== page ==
senior client partner, global industrial practice
This Week in Leadership
Work at the Office, Win a New Car!
The pros and cons of giving incentives to employees who are reluctant to return to the office.
The trucking industry has slammed on the brakes recently, and analysts are wondering if the rest of the US economy may slow down soon, too.
Truckers laid off more than 10,000 workers from July through September, according to U.S. Bureau of Labor Statistics data. The layoffs are a result of a sharp slowdown in manufacturing due to the ongoing US-China trade dispute. Tom Terragno, a senior client partner in Korn Ferry’s Global Industrial Markets practice, says that leaders across industries should view the trucking sector layoffs as a cause for concern. “They could be an early indication of an upcoming recession,” says Terragno.
To be sure, analysts have been voicing such concerns for some time, only to watch the economy motor along. But overall job growth has slowed in recent months across many sectors, with payroll additions averaging 161,000 per month so far this year compared to 223,000 last year. A recent Barclays report now puts the chances of a recession at 30% over the next 12 months. And more indicators are to come: Terragno says juxtaposing the trucking sector layoffs with some upcoming third-quarter earnings reports, “will provide leaders with a clearer picture of what growth looks like across all sectors.”
Trucking historically is known for both and hiring and firing many thousands of people at once. Last year was such a profitable year for the trucking industry that companies went on a buying and hiring spree, ordering loads of new trucks and bringing on scores of new drivers. The industry gained 36,800 jobs between June 2018 and June 2019. “Last year was unusually strong, with abnormally high freight rates, so there was going to be a correction at some point this year,” says Dustin Ogden, a Korn Ferry senior client partner and a member of the firm’s Global Logistics and Transportation Services Sector practice.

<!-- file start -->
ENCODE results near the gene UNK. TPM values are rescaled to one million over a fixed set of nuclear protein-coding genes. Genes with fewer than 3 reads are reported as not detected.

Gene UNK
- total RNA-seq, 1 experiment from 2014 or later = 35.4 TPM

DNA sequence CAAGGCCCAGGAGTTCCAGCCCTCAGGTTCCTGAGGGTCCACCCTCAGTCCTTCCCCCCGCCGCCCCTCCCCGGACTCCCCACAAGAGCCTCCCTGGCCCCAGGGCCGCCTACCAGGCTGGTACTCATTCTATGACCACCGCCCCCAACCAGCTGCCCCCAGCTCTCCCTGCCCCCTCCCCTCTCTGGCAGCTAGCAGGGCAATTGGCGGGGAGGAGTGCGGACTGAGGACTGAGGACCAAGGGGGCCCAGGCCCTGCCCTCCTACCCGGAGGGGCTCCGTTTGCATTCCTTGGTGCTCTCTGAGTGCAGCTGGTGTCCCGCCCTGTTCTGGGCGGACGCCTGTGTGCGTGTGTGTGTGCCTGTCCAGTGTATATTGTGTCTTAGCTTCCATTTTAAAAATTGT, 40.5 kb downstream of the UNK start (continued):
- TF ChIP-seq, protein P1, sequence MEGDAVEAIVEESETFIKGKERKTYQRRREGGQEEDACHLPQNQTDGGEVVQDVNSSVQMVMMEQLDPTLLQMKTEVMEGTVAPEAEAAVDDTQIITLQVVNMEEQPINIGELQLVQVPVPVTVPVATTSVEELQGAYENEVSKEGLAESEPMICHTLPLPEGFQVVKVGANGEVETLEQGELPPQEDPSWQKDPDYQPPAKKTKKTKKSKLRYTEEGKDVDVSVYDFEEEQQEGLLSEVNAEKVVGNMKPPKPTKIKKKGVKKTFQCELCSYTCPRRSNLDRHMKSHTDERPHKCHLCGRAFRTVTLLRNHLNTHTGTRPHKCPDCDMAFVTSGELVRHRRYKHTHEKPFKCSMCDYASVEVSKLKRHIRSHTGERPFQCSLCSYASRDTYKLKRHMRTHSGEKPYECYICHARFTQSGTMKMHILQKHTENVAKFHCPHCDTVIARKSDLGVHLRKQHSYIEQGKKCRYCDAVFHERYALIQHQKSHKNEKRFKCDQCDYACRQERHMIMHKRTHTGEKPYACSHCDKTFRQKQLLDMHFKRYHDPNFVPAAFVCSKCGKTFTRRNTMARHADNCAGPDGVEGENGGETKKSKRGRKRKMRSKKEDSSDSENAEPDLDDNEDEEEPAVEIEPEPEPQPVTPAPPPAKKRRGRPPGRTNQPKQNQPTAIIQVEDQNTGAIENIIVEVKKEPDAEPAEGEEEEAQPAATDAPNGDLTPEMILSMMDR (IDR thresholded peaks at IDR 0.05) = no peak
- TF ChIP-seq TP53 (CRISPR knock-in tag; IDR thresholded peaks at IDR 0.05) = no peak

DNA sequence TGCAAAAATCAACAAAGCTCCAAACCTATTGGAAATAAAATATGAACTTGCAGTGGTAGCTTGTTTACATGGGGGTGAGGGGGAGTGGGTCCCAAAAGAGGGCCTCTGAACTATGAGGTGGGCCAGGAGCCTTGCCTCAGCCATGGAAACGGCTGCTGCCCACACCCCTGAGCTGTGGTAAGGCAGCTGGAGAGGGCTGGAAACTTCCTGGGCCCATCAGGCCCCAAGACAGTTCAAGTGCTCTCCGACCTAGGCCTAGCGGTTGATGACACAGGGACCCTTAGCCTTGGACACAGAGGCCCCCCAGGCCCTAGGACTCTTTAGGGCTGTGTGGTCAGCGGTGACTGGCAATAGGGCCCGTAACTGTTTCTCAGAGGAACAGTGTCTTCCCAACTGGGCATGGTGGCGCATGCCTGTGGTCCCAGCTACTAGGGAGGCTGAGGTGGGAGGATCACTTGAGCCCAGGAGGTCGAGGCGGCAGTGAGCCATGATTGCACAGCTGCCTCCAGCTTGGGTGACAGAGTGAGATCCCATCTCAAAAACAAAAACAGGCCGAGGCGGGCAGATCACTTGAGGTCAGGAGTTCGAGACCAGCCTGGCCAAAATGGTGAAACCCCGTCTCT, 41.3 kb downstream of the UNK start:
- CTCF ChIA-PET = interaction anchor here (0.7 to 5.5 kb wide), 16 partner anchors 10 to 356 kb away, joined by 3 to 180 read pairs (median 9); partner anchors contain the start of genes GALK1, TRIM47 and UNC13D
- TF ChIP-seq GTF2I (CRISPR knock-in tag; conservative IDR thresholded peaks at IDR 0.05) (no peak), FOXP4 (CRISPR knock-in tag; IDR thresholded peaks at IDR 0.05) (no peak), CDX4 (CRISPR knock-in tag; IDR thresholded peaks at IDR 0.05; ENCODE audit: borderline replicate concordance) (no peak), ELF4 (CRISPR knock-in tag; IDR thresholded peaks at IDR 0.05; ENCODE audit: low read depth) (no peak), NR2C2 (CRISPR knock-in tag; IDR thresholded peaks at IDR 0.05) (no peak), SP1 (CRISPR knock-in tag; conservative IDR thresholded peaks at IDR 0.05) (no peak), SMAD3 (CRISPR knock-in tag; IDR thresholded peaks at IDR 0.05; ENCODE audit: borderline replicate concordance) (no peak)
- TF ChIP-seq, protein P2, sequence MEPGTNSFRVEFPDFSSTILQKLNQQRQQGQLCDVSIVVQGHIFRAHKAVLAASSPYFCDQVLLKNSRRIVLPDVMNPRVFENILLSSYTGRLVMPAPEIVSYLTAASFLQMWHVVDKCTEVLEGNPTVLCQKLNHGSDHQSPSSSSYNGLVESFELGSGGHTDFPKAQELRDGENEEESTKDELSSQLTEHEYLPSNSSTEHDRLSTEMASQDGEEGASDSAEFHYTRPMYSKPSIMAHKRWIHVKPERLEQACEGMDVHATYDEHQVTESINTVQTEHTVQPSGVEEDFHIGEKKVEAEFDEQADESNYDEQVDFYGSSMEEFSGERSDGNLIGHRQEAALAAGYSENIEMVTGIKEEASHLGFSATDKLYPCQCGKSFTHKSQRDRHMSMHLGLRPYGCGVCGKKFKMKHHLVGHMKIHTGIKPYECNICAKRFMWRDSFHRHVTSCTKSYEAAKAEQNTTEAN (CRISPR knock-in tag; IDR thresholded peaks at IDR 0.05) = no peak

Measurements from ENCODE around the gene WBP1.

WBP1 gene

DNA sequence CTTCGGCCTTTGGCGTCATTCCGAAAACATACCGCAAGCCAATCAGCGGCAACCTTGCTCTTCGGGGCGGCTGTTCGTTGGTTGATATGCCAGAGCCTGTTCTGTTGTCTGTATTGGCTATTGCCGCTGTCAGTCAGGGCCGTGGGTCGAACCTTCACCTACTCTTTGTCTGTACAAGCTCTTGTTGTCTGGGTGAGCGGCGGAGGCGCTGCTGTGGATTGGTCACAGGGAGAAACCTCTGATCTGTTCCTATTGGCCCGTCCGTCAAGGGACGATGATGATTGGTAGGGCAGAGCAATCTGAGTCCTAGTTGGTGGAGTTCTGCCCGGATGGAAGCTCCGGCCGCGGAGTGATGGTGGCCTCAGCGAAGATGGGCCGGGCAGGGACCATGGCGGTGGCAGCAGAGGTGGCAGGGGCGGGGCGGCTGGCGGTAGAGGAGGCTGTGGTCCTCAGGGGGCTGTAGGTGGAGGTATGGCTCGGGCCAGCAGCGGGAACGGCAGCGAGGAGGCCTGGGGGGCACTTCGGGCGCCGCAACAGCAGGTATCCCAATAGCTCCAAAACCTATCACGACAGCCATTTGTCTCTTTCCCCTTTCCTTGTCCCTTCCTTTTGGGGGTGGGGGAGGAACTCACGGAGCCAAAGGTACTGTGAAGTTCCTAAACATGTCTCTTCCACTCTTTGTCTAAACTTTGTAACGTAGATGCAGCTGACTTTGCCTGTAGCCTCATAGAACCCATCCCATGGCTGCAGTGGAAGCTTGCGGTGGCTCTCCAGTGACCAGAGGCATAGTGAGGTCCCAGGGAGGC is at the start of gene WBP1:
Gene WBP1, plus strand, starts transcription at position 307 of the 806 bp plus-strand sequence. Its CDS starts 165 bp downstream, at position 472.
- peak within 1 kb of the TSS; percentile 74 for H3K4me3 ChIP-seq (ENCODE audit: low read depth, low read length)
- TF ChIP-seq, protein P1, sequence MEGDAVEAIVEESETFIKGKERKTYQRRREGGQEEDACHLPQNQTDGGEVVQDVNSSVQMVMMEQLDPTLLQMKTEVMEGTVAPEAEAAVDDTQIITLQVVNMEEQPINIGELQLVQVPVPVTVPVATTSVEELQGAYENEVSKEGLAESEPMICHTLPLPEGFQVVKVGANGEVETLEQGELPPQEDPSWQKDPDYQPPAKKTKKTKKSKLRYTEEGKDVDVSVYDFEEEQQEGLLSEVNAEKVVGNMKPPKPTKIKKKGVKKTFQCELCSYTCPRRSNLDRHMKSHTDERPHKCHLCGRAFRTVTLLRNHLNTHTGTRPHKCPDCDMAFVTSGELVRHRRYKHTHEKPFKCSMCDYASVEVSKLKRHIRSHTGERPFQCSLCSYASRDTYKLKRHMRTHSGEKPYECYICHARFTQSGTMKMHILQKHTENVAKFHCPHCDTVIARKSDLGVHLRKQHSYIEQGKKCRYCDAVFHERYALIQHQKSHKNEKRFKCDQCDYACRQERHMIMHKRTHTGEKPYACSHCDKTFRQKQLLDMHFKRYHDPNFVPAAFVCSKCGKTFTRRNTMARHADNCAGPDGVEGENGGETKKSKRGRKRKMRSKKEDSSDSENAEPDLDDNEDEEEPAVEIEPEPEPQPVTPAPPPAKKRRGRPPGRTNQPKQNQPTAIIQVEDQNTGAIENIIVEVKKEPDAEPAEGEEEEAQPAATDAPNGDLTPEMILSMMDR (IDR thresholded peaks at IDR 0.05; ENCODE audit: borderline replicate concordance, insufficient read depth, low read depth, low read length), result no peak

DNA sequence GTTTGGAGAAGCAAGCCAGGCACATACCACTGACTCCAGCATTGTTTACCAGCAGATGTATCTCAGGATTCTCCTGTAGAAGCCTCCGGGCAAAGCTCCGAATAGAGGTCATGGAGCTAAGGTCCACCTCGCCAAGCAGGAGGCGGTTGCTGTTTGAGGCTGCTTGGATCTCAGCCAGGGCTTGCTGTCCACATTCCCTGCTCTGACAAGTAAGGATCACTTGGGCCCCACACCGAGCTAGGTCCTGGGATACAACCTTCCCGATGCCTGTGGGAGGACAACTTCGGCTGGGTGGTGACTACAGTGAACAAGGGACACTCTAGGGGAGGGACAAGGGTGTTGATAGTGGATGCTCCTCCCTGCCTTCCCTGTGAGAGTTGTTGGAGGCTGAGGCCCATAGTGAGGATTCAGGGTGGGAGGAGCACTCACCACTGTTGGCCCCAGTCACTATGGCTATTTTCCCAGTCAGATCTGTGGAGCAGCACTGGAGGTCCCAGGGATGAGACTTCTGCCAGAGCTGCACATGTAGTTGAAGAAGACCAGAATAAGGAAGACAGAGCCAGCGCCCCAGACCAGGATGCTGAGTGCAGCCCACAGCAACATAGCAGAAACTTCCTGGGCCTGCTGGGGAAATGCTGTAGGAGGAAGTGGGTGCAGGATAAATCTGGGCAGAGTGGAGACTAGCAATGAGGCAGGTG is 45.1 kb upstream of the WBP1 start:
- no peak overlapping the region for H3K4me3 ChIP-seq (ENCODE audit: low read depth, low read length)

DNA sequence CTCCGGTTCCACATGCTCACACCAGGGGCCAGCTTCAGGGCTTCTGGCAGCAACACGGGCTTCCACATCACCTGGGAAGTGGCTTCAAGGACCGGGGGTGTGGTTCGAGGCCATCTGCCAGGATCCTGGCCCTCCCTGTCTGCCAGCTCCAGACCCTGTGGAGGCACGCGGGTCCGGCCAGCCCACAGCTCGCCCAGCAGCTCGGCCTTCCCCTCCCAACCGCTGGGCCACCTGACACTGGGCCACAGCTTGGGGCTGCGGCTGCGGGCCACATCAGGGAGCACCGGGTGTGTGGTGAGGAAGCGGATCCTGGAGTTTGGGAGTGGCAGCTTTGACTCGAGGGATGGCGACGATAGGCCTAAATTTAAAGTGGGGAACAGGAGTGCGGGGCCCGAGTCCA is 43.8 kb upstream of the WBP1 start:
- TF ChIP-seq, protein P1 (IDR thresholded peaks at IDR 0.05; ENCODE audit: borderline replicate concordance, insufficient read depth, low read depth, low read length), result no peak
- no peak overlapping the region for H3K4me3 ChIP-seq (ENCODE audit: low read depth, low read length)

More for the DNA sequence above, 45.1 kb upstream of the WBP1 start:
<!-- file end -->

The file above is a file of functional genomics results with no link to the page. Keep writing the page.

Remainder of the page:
Ogden says the recent layoffs are also a reflection of an overall shift in the type of trucking services offered, pointing to the focus on same-day or next day delivery in ecommerce as an example. As a result, there are still areas of the industry that are hiring. In September, for instance, courier and messenger services companies bucked the layoff trend, adding 3,600 positions. Growth in ecommerce, which isn’t slowing down anytime soon, will continue to drive demand for drivers in certain segments of the industry.
“What we are seeing is a bifurcation of different organizational strategies playing out,” says Ogden. On the one side are the large national networks like FedEx and UPS that can provide dedicated capacity to large-sized customers to ensure there are no gaps in service. On the other side are small- and mid-sized local trucking companies that lack scale and are more exposed to the cyclical nature of the business. “The big are getting bigger, and the smaller general companies that don’t operate in a particular niche such as hazardous materials are struggling,” says Ogden.